There are many different ways we can buy foods: fresh, pre-packaged, canned, dried, and frozen. When it comes to nutrient-dense “healthy” food, oftentimes frozen can be a great option! Typically cheaper than fresh produce, some frozen foods that still offer numerous health benefits yet save on change include berries (e.g. raspberries, strawberries, blackberries), vegetables (e.g. broccoli, cauliflower, green beans, etc.), and meats. Frozen foods won’t go bad as fast as fresh, and are very easy to prepare. Try adding frozen mixed berries to a morning smoothie or microwaving a bag of frozen vegetables for lunch at work! Even better, buy fresh produce during the peak seasons and freeze your own!

Do your own pre-packing.

One of the ways that food companies get the best of your pocket book is offering pre-packaged, convenient items. Sure, a packet of instant oatmeal is a fast and easy breakfast as is an all-in-one lunch for your kids; however, these individual convenience packs come with a high per unit cost (with often little nutritional bang for the buck). For a smarter, healthier, more cost-effective option, I have my clients swap out individual pre-packaged items for larger quantities of healthier fare and do their own packing in storage ware or baggies. Reusable storage ware (ideally glass – or stainless steel for dry goods) is a staple for my meals and snacks and has significantly cut down on my shopping expenses. Full-fat Greek yogurt, fresh berries and chopped nuts in a glass storage bowl is one of my favorite snacks for work!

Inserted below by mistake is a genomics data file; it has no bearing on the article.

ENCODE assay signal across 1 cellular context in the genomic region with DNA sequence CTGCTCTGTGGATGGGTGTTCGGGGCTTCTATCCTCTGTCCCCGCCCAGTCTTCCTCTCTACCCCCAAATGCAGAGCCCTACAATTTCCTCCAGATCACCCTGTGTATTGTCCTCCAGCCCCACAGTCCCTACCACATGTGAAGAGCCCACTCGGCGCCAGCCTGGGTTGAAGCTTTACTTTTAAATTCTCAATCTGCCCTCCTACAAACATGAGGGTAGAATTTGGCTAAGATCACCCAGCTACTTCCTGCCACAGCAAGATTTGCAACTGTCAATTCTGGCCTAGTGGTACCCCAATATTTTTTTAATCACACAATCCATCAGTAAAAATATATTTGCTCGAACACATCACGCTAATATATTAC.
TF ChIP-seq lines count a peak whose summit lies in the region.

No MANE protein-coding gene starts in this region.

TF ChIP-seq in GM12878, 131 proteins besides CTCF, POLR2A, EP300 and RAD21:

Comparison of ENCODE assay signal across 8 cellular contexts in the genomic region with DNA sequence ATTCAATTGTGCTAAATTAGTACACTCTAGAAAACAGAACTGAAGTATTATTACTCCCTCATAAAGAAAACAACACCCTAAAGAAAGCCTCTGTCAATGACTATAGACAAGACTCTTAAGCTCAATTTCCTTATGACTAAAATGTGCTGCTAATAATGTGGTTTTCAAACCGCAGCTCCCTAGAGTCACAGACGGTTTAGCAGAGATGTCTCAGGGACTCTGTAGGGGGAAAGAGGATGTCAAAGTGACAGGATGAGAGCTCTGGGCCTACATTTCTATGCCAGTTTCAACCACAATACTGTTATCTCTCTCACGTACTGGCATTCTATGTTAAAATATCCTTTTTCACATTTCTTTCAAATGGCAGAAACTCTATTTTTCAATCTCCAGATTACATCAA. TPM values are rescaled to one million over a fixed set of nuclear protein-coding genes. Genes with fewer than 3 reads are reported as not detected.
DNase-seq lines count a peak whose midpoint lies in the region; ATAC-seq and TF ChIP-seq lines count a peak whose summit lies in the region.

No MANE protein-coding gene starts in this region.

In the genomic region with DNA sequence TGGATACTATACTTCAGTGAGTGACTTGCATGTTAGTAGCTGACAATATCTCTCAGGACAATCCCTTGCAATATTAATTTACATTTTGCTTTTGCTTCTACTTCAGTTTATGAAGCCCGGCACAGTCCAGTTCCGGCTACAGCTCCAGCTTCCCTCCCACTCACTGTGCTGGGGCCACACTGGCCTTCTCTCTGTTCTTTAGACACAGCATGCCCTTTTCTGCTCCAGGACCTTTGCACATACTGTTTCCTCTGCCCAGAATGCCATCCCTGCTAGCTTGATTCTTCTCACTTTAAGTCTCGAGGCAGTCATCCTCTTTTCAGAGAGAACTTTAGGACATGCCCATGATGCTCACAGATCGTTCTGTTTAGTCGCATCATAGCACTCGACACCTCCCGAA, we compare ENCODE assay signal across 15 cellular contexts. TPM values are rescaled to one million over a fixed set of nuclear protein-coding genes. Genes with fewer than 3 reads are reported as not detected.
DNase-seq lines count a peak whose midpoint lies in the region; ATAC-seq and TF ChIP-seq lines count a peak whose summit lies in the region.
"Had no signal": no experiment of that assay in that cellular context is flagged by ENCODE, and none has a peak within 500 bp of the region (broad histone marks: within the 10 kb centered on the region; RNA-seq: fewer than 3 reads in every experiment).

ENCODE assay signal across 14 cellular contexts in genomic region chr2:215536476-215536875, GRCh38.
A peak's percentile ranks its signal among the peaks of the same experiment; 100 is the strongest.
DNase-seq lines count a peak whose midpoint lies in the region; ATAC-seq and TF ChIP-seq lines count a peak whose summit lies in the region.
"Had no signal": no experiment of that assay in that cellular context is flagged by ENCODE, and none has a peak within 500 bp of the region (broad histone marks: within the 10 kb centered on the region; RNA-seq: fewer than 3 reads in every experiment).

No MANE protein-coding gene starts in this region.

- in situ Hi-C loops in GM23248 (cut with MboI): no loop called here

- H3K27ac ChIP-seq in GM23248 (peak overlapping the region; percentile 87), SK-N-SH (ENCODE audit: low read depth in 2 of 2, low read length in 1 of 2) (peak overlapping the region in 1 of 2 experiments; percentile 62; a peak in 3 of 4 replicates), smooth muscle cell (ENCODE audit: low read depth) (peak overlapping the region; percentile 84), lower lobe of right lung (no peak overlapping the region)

Buy in bulk—if it’s a healthy bargain.

Many food items that are great additions to a meal are cheaper if you purchase them in larger quantities. Various nuts are usually less expensive if you get the ones from the bulk bin section of the grocery store and can control the quantity you wish to purchase. Spices are another option that you can sometimes buy from the bulk area, and adding these to your meals will take your healthy cooking to a whole new level! I have switched to experimenting with different spices rather than salt, and I’ll never go back. Cinnamon instead of sugar, garlic powder instead of salt, and chili powder for added zest are great staple spices. To boot, they offer numerous health benefits as well. Dried beans, grains like rice and quinoa, dried fruit, and coffee or tea are other items to also consider buying in bulk. Also, consider buying vegetable or meat shares from area farms. Oftentimes, direct-to-consumer arrangements like these make organic and/or pastured foods financially feasible.